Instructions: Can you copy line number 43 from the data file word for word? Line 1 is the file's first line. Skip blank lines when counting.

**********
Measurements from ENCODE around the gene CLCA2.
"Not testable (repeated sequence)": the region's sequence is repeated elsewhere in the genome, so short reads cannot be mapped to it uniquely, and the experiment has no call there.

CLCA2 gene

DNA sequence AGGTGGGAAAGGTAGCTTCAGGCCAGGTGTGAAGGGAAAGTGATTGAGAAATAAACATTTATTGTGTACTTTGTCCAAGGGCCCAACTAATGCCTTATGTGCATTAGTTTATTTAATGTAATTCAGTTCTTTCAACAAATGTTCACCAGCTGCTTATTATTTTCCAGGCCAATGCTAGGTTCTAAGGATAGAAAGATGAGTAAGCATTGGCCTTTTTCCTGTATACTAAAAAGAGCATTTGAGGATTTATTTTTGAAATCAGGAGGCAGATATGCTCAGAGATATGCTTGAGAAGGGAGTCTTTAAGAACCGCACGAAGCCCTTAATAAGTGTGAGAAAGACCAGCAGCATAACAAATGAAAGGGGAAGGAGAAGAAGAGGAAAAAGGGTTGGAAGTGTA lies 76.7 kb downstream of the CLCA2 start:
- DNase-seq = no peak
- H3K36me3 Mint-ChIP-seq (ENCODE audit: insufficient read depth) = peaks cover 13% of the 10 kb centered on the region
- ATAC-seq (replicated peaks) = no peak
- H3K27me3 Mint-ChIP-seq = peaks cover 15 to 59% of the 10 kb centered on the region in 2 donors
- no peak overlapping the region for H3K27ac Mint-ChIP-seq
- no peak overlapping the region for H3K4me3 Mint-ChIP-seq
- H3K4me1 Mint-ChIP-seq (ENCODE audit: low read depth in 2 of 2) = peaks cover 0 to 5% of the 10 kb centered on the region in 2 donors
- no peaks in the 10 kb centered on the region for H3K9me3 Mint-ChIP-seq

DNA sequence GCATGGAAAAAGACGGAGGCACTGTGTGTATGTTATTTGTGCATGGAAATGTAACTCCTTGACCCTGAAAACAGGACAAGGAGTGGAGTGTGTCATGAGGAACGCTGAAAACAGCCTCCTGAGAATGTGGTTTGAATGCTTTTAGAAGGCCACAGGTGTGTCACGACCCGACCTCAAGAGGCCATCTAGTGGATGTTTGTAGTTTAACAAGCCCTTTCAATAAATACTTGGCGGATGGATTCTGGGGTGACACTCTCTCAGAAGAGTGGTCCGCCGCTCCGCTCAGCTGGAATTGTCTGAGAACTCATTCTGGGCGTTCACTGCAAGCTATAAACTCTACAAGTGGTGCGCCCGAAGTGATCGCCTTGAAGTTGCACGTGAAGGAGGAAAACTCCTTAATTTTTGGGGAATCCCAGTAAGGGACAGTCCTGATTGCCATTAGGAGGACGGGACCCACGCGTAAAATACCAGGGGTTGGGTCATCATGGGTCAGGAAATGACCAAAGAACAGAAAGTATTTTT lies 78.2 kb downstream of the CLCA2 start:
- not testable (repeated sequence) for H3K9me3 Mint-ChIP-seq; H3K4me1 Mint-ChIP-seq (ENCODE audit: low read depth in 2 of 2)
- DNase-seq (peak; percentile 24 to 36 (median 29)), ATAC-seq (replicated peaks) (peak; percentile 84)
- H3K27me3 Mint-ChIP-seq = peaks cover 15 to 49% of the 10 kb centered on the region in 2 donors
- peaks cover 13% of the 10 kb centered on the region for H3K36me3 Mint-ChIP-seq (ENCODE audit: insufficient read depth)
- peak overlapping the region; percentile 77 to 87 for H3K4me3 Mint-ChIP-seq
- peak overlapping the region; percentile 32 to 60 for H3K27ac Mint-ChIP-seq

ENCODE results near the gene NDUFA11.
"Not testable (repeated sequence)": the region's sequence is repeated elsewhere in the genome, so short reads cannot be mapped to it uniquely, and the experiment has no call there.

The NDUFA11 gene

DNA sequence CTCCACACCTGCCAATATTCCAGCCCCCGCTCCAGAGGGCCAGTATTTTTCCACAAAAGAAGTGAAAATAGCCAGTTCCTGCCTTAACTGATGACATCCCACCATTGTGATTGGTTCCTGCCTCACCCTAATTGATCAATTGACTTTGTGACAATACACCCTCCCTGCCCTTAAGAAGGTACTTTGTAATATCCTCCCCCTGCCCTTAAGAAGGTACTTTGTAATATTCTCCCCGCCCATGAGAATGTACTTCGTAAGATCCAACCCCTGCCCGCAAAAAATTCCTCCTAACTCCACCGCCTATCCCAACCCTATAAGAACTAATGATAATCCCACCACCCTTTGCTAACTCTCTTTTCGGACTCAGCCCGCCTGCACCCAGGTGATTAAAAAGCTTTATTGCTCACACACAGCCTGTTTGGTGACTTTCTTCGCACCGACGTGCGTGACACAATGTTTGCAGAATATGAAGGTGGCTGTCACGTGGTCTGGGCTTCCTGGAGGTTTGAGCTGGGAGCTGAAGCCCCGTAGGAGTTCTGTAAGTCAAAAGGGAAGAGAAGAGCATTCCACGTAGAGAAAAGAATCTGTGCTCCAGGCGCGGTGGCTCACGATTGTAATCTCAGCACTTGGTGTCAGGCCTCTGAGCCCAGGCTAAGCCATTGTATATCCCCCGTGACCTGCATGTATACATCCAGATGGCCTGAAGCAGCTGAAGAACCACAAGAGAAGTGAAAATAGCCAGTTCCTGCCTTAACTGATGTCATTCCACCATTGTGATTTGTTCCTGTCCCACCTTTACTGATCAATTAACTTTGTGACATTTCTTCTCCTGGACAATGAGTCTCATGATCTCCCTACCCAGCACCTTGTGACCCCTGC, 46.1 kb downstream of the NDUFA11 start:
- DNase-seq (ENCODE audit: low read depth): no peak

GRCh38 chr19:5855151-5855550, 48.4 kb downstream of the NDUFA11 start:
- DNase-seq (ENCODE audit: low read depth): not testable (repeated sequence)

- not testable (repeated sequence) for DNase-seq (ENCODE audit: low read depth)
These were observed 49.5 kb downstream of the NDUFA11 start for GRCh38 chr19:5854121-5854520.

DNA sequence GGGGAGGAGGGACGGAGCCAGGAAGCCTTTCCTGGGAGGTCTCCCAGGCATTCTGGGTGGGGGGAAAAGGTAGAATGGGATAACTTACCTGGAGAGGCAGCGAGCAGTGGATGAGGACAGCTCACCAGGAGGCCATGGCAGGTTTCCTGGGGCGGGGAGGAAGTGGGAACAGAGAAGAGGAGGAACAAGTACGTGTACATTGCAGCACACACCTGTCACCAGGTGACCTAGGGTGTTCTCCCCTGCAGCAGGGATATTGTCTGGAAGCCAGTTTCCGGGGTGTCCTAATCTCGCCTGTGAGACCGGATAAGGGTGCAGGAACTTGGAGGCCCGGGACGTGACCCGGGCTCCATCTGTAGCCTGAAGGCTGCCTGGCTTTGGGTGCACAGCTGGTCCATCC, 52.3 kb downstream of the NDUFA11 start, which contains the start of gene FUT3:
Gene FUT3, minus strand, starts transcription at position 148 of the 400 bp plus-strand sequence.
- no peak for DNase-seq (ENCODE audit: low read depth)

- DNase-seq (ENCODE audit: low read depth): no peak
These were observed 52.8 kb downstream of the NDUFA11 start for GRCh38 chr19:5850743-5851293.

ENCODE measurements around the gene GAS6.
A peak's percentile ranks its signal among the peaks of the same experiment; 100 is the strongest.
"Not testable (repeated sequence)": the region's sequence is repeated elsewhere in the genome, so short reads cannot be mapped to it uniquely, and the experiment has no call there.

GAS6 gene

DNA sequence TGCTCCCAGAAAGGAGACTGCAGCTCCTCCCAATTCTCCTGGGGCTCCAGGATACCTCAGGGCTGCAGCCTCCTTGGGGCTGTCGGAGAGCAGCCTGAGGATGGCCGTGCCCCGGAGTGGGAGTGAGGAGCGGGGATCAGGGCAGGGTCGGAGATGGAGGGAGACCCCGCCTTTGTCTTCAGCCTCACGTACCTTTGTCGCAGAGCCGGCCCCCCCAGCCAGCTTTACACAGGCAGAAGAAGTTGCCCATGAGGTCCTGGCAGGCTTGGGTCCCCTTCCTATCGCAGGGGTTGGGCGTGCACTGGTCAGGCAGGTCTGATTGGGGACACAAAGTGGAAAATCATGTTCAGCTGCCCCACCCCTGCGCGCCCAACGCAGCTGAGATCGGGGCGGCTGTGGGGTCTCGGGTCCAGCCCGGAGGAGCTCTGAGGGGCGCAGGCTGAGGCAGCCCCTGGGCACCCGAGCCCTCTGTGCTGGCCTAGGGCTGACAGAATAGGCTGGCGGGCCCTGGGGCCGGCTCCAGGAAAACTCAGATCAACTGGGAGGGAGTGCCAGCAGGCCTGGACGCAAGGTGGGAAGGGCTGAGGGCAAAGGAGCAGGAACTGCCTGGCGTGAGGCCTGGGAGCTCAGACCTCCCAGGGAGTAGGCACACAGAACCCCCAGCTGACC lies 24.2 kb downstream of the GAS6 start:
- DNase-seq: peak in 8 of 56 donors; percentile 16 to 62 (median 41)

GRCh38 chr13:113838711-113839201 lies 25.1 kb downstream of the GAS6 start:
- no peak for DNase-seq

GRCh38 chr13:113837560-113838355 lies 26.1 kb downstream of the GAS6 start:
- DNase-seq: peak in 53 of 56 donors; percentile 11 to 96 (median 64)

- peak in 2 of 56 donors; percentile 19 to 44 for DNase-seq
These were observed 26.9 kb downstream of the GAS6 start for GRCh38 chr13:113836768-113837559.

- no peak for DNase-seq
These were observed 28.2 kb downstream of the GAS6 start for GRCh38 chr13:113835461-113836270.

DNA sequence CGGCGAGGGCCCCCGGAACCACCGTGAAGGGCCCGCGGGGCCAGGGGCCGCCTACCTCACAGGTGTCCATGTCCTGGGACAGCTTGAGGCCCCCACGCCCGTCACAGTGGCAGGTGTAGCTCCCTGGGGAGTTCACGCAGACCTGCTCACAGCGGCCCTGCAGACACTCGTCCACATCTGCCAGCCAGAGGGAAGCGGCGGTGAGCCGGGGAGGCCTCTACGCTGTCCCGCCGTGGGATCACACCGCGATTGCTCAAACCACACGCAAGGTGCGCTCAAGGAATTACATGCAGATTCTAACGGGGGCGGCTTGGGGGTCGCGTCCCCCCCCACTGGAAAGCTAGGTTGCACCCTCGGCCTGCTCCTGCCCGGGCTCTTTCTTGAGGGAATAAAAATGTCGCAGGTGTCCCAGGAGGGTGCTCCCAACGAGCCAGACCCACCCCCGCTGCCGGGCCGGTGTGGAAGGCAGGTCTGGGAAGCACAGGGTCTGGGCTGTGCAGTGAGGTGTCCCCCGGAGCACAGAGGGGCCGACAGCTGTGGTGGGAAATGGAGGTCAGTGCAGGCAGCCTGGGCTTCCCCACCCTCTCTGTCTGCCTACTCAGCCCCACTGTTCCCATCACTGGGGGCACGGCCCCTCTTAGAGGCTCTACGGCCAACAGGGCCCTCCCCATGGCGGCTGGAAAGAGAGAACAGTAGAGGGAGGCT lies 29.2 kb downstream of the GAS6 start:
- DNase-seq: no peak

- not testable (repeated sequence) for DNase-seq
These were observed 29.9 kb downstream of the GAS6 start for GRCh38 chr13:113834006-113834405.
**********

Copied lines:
- DNase-seq: peak in 53 of 56 donors; percentile 11 to 96 (median 64)